Where the old protocol would eventually, once grace periods lapsed, have required a full customs declaration for every consumer parcel entering the North, there will no such requirement under the Windsor Framework. Instead the UK has agreed that authorised parcel operators will share data, in batches, to monitor and manage any risks of smuggling into the EU market.

What about changes to VAT and excise duties?

Where the protocol tied Northern Ireland businesses to EU rules on VAT and alcohol duty, the new Windsor Framework allows Northern Ireland to benefit from UK-wide changes on alcohol duty and Britain’s zero-rates of VAT on energy-saving materials such as solar panels.

Are there changes giving Northern Ireland’s politicians a greater say?

Yes. The Windsor Framework will give the Northern Ireland Assembly at Stormont the ability to apply “an emergency brake” on new or amended EU goods rules. Under the protocol, some EU laws continued to apply in Northern Ireland but the North’s politicians could not influence them.

The brake would require 30 members of the Assembly from at least two parties – under the same “petition of concern” mechanism in the 1998 Belfast (Good Friday) Agreement – request, in exceptional circumstances and as a last resort, that new or amended EU laws not be applied in Northern Ireland. Unlike the petition of concern mechanism, the Stormont Brake would not require cross-community consent with a majority of unionists and a majority of nationalists voting to support it; it just requires the backing of 30 MLAs from at least two parties, not necessarily cross-community.

The brake cannot be triggered for “trivial” reasons and can only be used if there is something “significantly different” about a new EU rule and the 30 MLAs can show the rule has a “significant impact specific to everyday life that is liable to persist.”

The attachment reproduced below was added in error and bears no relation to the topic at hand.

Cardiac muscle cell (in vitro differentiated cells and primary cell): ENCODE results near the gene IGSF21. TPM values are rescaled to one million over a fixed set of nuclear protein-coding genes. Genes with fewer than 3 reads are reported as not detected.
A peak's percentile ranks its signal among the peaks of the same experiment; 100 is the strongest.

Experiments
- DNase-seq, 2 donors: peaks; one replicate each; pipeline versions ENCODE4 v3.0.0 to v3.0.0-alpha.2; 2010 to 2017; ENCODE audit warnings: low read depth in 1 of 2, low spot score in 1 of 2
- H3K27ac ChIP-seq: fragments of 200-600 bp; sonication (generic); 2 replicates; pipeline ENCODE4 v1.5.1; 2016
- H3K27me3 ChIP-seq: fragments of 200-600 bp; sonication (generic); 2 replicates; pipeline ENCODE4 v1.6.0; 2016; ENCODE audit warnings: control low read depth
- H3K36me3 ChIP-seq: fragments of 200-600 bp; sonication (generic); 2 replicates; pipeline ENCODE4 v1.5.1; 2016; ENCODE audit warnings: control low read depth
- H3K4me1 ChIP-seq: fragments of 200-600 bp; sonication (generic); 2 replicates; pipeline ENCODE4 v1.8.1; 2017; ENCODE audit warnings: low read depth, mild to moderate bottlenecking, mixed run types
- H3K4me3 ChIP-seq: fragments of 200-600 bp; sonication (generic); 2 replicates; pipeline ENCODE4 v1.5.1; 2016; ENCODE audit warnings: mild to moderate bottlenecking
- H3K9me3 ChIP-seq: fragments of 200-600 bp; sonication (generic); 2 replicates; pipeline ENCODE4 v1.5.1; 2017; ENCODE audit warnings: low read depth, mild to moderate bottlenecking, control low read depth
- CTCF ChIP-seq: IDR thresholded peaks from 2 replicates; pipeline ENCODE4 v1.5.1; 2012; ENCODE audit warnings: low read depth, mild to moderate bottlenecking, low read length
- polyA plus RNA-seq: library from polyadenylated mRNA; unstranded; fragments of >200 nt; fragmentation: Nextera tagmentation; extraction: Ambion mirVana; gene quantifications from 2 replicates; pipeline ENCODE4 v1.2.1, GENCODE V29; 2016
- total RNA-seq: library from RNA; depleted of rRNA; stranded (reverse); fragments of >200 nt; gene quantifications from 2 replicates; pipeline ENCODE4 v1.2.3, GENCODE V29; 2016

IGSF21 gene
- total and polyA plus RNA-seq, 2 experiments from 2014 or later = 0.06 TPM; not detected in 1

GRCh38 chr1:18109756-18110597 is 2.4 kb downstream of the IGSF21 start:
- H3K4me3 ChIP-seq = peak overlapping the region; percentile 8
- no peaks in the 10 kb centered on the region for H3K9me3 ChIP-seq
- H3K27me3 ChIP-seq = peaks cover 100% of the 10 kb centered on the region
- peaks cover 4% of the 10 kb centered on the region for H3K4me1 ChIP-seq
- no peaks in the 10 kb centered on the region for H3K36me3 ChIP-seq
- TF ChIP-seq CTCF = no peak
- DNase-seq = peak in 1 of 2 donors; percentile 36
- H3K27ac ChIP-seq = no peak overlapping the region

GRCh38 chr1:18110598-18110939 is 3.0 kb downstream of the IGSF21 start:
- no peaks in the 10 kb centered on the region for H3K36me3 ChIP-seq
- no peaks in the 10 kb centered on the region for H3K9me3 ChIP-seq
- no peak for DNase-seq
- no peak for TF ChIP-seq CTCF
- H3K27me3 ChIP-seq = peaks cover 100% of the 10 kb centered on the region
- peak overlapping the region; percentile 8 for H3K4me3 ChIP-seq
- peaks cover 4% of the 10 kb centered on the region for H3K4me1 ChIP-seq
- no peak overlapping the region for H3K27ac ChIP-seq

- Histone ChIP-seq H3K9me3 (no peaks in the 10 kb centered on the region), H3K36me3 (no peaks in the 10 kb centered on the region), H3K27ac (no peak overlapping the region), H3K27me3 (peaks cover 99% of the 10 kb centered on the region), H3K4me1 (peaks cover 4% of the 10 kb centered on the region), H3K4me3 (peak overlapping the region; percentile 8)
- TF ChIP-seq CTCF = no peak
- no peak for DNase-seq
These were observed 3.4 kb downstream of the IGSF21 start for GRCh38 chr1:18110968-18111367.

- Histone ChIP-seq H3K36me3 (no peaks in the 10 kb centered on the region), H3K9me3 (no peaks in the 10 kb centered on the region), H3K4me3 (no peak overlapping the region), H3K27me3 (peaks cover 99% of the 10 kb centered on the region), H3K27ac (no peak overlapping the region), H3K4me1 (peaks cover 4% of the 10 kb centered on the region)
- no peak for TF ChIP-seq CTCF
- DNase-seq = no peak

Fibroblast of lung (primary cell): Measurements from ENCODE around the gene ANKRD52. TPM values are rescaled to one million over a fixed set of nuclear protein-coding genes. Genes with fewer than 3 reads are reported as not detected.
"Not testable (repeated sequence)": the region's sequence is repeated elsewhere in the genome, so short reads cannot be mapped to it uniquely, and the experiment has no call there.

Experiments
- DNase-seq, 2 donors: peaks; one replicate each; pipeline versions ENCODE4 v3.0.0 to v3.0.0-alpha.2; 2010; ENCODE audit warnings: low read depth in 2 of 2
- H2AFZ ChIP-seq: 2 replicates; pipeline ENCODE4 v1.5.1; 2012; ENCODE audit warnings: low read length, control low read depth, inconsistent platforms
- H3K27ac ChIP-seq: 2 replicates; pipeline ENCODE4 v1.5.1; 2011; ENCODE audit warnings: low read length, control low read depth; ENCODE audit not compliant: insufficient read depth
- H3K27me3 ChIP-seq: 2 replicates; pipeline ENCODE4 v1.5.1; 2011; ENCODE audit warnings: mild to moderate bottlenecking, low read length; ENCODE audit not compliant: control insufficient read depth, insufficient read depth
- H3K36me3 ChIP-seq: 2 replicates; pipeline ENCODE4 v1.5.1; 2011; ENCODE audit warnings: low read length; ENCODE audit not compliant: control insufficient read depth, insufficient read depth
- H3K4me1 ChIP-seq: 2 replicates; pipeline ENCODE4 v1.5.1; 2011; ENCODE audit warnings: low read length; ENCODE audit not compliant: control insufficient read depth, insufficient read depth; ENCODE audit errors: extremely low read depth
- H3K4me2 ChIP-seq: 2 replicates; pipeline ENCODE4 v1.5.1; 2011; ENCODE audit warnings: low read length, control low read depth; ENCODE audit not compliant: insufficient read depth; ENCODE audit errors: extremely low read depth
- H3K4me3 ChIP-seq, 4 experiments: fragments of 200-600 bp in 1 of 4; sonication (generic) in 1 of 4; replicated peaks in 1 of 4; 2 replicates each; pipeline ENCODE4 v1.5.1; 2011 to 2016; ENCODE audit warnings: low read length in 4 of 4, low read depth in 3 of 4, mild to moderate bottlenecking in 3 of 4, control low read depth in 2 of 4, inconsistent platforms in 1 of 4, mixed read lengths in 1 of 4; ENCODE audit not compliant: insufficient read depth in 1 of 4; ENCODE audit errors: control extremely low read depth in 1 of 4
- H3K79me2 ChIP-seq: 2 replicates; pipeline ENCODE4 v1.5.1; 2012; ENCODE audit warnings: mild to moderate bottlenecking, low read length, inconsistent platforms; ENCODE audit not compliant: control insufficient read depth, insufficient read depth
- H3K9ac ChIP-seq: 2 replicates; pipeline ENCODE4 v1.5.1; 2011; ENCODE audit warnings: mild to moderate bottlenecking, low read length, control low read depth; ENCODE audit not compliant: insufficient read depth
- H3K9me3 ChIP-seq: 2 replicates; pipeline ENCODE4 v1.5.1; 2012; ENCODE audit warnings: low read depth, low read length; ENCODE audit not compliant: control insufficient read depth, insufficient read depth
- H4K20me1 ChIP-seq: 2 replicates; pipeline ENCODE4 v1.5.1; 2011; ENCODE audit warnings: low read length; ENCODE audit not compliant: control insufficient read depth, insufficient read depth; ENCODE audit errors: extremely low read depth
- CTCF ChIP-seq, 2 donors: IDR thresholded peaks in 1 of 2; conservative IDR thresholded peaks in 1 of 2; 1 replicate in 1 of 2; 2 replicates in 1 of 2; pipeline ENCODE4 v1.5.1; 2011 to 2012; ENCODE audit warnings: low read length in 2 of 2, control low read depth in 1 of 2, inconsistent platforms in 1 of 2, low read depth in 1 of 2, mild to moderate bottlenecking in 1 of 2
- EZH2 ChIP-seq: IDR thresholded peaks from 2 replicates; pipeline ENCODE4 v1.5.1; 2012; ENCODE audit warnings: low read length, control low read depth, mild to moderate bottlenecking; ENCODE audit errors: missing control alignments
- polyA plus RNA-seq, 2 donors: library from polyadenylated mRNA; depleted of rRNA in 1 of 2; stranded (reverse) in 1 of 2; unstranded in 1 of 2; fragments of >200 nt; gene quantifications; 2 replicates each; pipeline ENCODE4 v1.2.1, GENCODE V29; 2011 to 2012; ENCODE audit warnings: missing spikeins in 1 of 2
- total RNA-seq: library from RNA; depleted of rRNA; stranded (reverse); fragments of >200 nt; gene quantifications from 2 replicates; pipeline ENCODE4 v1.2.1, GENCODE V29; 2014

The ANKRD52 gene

Once pulled, the brake would give the UK government power to veto a new or amended EU rule suspending it from automatically applying in Northern Ireland. It can then only be applied if the UK and EU agree to this happening in their joint committee set up under the divorce deal.

What about the role of the European Court of Justice?

The oversight role of the ECJ – the subject of much opposition to the protocol from unionists – remains as the final arbiter of EU law but the EU and UK have agreed to resolve disputes that arise first within the joint structures set up under the Brexit divorce deal to address disagreements.

Any veto imposed by the UK on “the Stormont brake” can only be challenged through independent arbitration mechanisms, not the ECJ.

New text inserted into the protocol will protect specific arrangements for internal UK trade, which is subject to EU-UK arbitration rather than the jurisdiction of the ECJ.

Sunak said that, under the new deal, the “only EU law that applies in Northern Ireland under the framework is the minimum necessary to avoid a hard border with Ireland and allow Northern Irish businesses to continue accessing the EU market.”

What other changes are being made?

Medicines approved by the UK regulator will be automatically available in Northern Ireland.

Owners moving pets into Northern Ireland will no longer have to show paperwork. The only requirement will be for the owner to confirm the pet will not move into the EU.

Will British MPs get a vote on the deal?

Sunak said the UK parliament would “have a vote at the appropriate time”.